Matthew P Miller, Saeed Arefanian, MD, Jeffrey A Blatnik, MD. Washington University School of Medicine
Introduction: As internet access improves, patient self-education is increasing. However, patient surgical background, e-literacy and media exposure influences how and what information patients search for on-line. This impacts patient concern, healthcare decisions and subsequent patient-physician interactions. The purpose of this study is to characterize patient use of the internet and understand the extent and impact of searching for information regarding surgical mesh.
Methods: The target population included patients in pre-operative consult for hernia repair with mesh. A total of 30 patients were enrolled. Patients took surveys before and after consult with the surgeon. The first survey evaluated internet use, mesh related research completed, and the impact on patient opinions/decisions. The second survey evaluated the impact internet research had on the dialogue and interaction during the consult. The patient was provided an optional reference website to use to help further patient research.
Results: The average age of the patients was 58.7 years, half of whom had prior surgery with surgical mesh. The average impression on surgical mesh was neutral, 5.1 out of 10 (0 negative, 10 positive). Nineteen patients used the internet or other media as a primary source of information. Twenty-one patients felt the need for more information about mesh before meeting the surgeon. Twenty-two patients felt more knowledgeable afterward and 12 had questions that remained.
Patients with negative feelings about mesh had significantly more media exposure in comparison to those with neutral or positive feelings (p=0.04), and they were more likely to have researched surgical mesh because of media influence (p= 0.03). This group had the highest rate of self-disclosed knowledge on mesh risks and the least knowledge about benefits (p= 0.01). Patients who had prior surgery without complication had the best impressions in comparison to those who had surgery with complications or no surgery (p= 0.02). The latter two groups were significantly more likely to do further research using the internet (p= 0.05).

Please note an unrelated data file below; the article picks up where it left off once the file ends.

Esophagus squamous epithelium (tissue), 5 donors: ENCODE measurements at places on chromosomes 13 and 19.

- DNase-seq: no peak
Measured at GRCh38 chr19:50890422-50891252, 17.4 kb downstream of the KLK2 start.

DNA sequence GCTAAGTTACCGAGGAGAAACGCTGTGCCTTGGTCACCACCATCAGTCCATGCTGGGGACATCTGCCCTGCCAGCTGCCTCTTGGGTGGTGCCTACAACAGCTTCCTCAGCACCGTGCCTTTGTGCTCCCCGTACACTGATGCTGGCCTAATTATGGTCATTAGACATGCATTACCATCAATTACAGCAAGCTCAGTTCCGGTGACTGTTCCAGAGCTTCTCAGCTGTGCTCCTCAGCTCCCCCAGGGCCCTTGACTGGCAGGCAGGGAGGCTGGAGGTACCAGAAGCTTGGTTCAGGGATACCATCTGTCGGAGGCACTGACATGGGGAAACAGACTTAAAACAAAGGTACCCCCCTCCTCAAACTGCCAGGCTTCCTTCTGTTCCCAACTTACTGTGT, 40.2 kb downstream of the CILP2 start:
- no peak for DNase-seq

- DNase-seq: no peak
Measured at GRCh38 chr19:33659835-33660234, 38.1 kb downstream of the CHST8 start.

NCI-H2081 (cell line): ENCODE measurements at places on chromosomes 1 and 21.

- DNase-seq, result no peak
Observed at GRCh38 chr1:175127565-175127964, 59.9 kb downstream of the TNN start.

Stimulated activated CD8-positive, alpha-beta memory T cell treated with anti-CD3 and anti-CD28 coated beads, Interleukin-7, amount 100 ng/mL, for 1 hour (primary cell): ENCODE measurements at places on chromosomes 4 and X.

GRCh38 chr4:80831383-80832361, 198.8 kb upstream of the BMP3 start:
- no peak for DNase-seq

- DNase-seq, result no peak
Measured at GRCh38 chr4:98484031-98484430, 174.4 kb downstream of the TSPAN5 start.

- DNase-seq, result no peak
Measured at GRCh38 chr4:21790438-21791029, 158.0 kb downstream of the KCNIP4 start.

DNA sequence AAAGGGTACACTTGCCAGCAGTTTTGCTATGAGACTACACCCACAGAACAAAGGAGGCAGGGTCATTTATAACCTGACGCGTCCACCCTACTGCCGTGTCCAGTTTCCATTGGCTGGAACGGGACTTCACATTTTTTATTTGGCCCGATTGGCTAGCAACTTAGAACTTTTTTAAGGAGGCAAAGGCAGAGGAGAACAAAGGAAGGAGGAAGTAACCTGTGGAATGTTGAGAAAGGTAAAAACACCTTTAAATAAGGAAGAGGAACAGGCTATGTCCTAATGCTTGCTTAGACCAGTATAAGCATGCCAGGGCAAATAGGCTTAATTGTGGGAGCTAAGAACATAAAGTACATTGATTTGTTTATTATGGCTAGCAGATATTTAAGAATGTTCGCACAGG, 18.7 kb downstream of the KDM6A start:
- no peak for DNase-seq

Conclusions: Patients’ knowledge and attitudes are influenced by the information they are exposed to. Patients that have a negative view of surgical mesh are associated with increased exposure to internet and media and are likely to continue internet research following their appointment. Through understanding what and how information is sought and the potential impact on patient self-education, medical professionals are better able to educate the patient and ultimately prepare them for surgery.
Presented at the SAGES 2017 Annual Meeting in Houston, TX.
Abstract ID: 94631
Program Number: S096
Presentation Session: Inquinal and Ventral Hernia
Presentation Type: Podium